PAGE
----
The German linguist Reinhold Olesch was eagerly interested about the "Polish vernaculars" of Upper Silesia and other Slavic varieties spoken by few people, such as Kashubian and Polabian.[31][32][33][34]

Most linguists writing in English, such as Alexander M. Schenker,[35] Robert A. Rothstein,[36] and Roland Sussex and Paul Cubberley[37] in their respective surveys of Slavic languages, list Silesian as a dialect of Polish, as does Encyclopædia Britannica.[38]

A similar disagreement exists concerning the neighboring Lach varieties, sometimes considered separate languages and sometimes dialects of Czech, but the latter opinion appears currently dominant.[39][40][41]

Czech Óndra Łysohorsky and his translator Ewald Osers (1949),[42][43] were interested in Lach dialects.

Gerd Hentschel wrote "Das Schlesische ... kann somit ... ohne Zweifel als Dialekt des Polnischen beschrieben werden" ("Silesian ... can thus ... without doubt be described as a dialect of Polish").[44][45]


Silesian has recently seen an increased use in culture, for example:

  • TV and radio stations (for example: TV Silesia, Sfera TV, Slonsky Radio,[46] Radio Piekary);
  • music groups (for example: Hasiok, Dohtor Miód, FEET);
  • theatre[47] (for example: Polterabend in Silesian Theatre[48]);
  • film (for example: Grzeszny żywot Franciszka Buły ("The Sinful Life of Franciszek Buła")
  • books (for example, the so-called Silesian Bible; poetry: "Myśli ukryte" by Karol Gwóźdź)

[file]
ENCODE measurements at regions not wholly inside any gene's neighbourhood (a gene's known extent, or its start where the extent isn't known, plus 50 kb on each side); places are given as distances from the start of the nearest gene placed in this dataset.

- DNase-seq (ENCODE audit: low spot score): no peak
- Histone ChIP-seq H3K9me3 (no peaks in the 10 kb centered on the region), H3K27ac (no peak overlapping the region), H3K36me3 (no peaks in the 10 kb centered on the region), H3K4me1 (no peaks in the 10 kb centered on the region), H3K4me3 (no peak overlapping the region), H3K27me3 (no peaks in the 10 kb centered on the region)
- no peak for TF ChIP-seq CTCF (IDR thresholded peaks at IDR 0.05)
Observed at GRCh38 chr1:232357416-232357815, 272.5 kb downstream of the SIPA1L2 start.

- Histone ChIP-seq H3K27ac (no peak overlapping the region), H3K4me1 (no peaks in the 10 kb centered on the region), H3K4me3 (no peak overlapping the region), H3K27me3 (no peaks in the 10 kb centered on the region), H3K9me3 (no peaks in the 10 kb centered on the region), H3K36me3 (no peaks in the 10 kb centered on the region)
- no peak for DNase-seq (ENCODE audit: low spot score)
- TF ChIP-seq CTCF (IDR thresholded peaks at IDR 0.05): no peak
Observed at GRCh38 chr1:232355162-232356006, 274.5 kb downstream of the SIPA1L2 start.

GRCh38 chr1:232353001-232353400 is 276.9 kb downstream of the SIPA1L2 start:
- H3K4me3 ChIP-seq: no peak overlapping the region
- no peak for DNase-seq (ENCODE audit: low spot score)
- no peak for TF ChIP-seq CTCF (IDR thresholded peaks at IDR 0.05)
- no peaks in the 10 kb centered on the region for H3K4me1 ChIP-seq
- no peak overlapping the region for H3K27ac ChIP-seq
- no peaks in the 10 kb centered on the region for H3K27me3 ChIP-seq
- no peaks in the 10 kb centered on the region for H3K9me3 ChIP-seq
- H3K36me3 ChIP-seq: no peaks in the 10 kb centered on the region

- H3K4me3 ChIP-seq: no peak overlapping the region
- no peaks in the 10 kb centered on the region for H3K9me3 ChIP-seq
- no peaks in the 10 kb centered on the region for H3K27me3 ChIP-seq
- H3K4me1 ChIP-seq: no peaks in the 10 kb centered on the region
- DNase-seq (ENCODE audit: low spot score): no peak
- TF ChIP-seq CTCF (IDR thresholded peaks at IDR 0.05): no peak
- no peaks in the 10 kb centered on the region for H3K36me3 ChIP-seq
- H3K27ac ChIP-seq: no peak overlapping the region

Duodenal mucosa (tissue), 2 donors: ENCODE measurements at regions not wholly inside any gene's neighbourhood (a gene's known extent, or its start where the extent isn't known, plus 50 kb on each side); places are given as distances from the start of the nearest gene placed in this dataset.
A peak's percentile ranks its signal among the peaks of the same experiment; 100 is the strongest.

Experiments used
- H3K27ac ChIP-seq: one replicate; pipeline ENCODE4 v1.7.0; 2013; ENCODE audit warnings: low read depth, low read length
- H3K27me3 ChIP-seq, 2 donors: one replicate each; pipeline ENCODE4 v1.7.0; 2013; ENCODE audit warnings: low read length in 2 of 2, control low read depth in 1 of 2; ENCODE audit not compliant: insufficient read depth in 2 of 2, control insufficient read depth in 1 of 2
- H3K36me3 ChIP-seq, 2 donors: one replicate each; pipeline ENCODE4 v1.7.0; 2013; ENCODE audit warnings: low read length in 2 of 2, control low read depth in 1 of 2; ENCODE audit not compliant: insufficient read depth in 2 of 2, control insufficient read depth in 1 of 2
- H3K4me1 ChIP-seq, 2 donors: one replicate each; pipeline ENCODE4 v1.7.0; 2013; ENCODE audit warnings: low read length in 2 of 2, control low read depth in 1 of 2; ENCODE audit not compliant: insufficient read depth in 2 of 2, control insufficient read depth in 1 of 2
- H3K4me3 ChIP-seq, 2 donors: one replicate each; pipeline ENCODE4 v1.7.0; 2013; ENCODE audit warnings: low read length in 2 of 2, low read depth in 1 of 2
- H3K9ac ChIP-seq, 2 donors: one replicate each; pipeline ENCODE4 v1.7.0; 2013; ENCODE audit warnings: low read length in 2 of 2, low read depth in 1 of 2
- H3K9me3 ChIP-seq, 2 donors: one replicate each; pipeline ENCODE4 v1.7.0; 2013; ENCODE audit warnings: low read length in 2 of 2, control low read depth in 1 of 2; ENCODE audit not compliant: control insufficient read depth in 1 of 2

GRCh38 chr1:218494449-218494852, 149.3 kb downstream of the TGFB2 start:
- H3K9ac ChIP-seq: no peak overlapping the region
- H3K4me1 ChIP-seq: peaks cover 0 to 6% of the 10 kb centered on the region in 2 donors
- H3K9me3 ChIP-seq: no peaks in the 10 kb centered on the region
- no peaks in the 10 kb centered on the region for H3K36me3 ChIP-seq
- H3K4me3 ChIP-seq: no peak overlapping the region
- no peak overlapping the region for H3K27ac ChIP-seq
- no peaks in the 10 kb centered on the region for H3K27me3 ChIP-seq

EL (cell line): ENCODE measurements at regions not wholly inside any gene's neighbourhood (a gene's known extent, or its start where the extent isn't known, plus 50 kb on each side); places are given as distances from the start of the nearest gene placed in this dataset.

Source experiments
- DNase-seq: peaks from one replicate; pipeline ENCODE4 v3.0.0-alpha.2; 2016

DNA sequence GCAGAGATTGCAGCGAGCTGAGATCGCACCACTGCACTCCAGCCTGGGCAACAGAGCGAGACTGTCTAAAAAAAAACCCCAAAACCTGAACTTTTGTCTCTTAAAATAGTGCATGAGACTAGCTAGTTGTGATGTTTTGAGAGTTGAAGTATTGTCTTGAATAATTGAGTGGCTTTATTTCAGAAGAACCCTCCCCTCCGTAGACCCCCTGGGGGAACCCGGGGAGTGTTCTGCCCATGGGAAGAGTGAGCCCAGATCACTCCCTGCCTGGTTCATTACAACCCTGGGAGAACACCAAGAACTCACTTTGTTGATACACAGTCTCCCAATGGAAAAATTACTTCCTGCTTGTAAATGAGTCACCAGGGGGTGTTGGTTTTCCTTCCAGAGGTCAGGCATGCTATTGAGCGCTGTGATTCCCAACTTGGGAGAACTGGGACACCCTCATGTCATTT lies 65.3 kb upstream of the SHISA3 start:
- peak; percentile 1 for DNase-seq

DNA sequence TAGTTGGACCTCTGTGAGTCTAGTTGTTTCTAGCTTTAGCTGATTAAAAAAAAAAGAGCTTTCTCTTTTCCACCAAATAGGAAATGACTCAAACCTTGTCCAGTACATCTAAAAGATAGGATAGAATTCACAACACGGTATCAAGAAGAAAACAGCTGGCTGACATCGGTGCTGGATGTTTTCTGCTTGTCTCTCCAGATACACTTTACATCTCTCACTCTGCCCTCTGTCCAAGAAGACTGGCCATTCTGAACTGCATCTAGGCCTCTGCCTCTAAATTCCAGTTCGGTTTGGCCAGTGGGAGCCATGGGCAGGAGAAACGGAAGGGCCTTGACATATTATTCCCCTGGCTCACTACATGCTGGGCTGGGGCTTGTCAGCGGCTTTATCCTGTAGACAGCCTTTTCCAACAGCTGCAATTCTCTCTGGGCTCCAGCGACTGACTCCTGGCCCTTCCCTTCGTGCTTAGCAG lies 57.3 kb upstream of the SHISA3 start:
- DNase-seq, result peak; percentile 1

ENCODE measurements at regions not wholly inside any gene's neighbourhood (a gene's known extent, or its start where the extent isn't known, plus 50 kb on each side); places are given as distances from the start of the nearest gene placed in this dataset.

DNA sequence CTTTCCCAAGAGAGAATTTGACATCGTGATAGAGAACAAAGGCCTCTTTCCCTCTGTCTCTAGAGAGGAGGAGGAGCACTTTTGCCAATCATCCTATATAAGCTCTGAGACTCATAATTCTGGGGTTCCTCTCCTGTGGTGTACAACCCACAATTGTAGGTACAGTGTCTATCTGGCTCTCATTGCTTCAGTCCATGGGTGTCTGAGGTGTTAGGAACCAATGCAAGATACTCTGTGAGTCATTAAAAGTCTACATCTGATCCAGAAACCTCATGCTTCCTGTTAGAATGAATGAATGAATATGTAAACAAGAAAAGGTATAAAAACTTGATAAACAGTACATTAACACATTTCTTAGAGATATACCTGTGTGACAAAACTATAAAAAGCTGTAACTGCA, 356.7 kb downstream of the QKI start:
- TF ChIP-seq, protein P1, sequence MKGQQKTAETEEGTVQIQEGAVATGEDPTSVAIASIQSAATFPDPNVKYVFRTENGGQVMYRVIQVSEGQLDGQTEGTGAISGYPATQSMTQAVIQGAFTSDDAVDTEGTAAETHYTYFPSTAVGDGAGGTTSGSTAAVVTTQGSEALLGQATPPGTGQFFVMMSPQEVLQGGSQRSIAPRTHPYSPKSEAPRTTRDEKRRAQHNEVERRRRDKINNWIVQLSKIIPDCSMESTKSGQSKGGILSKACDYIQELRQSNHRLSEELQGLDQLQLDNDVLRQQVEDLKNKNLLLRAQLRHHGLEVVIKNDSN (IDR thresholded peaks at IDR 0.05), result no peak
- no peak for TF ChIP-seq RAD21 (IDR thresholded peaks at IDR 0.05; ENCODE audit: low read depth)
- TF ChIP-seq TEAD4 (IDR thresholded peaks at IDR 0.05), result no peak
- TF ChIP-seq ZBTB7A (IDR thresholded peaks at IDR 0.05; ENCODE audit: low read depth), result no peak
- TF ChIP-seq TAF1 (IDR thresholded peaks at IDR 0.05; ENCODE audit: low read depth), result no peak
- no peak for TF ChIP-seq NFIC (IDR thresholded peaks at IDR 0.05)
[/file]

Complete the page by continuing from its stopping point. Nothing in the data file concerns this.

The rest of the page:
• teaching aids (for example, a Silesian basal reader)[49]

See also


  1. ^ a b c Narodowy Spis Powszechny Ludności i Mieszkań 2011. Raport z wyników - Central Statistical Office of Poland
  2. ^ "szl"Ethnologue report for language code: . Ethnologue. Languages of the World. 
  3. ^ Nordhoff, Sebastian; Hammarström, Harald; Forkel, Robert; Haspelmath, Martin, eds. (2013). "Silesian". Glottolog 2.2. Leipzig: Max Planck Institute for Evolutionary Anthropology. 
  4. ^ prof. Bogusław Wyderka:
  5. ^ Izabela Winiarska:
  6. ^ Tomasz Kamusella. 2013. The Silesian Language in the Early 21st Century: A Speech Community on the Rollercoaster of Politics (pp 1-35). Die Welt der Slaven. Vol 58, No 1.
  7. ^ "Ludność według języka używanego w kontaktach domowych i deklaracji narodowościowej w 2002 roku" [Population by language used at home and declarations of nationality in 2002] (XLS) (in Polski). Main Statistical Office of the Polish Government: report of  
  8. ^ "Obyvatelstvo podle národnosti podle krajů" (PDF).  
  9. ^ "Národnost ve sčítání lidu v českých zemích" (PDF). Retrieved 2012-08-16. 
  10. ^ National Minorities in the Slovak Republic - Ministry of Foreign Affairs of the Slovak Republic
  11. ^ "Narodowa Oficyna Śląska" [National Publishing Company of Silesia] (in Polski). 
  12. ^ "ISO documentation of Silesian language".  
  13. ^  
  14. ^ (Silesian) / (Polish) "National Dictation contest of the Silesian language". 
  15. ^ Ortography: diacritic, Czech, phonetic, Hermannowa, Polish, Polish plus, Steuer's, Tadzikowa, Wieczorkowa, multisigned.
  16. ^ "Śląski wśród języków świata" [The Silesian language is a foreign language].  
  17. ^ "Śląska WorldHeritage już działa" [Silesian WorldHeritage already operating].  
  18. ^ (Polish)  
  19. ^ Dz.U. 2012 nr 0 poz. 309 - Internet System of Legal Acts
  20. ^ Dz. U. z 2013 r. poz. 1346
  21. ^
  22. ^ a b c Mirosław Syniawa: Ślabikŏrz niy dlŏ bajtli. Pro Loquela Silesiana. ISBN 978-83-62349-01-2
  23. ^ "Ekspertyza naukowa prof. UŚ Dr hab. Jolanty Tambor" (en: "The scientific expertise of Juan Lajo"), 2008
  24. ^ "Ekspertyza naukowa pana Juana Lajo" (en: "The scientific expertise of Juan Lajo"), 2008
  25. ^ "Ekspertyza naukowa dra Tomasza Wicherkiewicza" (en: "The scientific expertise of Tomasz Wicherkiewicz"), 2008
  26. ^ "Ekspertyza naukowa ks. dra hab. Jerzego Dadaczyńskiego") (en: "The scientific expertise of Jerzy Dadaczyński"), 2008
  27. ^ "Ekspertyza naukowa dr Elżbiety Anny Sekuły" (en: "The scientific expertise of Elżbieta Anna Sekuła"), 2008